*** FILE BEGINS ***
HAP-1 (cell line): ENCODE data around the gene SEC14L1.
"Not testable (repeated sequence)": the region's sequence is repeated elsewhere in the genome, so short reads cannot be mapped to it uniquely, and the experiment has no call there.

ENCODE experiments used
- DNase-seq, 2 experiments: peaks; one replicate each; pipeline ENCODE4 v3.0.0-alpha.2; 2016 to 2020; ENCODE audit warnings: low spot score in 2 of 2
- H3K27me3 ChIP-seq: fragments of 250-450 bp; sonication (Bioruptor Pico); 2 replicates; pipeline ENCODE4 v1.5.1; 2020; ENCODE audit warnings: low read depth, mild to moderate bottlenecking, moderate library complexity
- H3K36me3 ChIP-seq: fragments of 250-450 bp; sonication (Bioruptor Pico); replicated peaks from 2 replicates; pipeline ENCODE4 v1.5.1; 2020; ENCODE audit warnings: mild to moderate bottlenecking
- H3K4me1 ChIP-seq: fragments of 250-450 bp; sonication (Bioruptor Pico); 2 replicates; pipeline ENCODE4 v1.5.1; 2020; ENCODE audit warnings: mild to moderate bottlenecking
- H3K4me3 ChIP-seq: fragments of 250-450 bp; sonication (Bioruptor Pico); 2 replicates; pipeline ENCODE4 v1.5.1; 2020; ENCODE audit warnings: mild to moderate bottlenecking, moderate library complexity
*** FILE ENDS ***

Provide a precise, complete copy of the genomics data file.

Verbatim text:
HAP-1 (cell line): ENCODE data around the gene SEC14L1.
"Not testable (repeated sequence)": the region's sequence is repeated elsewhere in the genome, so short reads cannot be mapped to it uniquely, and the experiment has no call there.

ENCODE experiments used
- DNase-seq, 2 experiments: peaks; one replicate each; pipeline ENCODE4 v3.0.0-alpha.2; 2016 to 2020; ENCODE audit warnings: low spot score in 2 of 2
- H3K27me3 ChIP-seq: fragments of 250-450 bp; sonication (Bioruptor Pico); 2 replicates; pipeline ENCODE4 v1.5.1; 2020; ENCODE audit warnings: low read depth, mild to moderate bottlenecking, moderate library complexity
- H3K36me3 ChIP-seq: fragments of 250-450 bp; sonication (Bioruptor Pico); replicated peaks from 2 replicates; pipeline ENCODE4 v1.5.1; 2020; ENCODE audit warnings: mild to moderate bottlenecking
- H3K4me1 ChIP-seq: fragments of 250-450 bp; sonication (Bioruptor Pico); 2 replicates; pipeline ENCODE4 v1.5.1; 2020; ENCODE audit warnings: mild to moderate bottlenecking
- H3K4me3 ChIP-seq: fragments of 250-450 bp; sonication (Bioruptor Pico); 2 replicates; pipeline ENCODE4 v1.5.1; 2020; ENCODE audit warnings: mild to moderate bottlenecking, moderate library complexity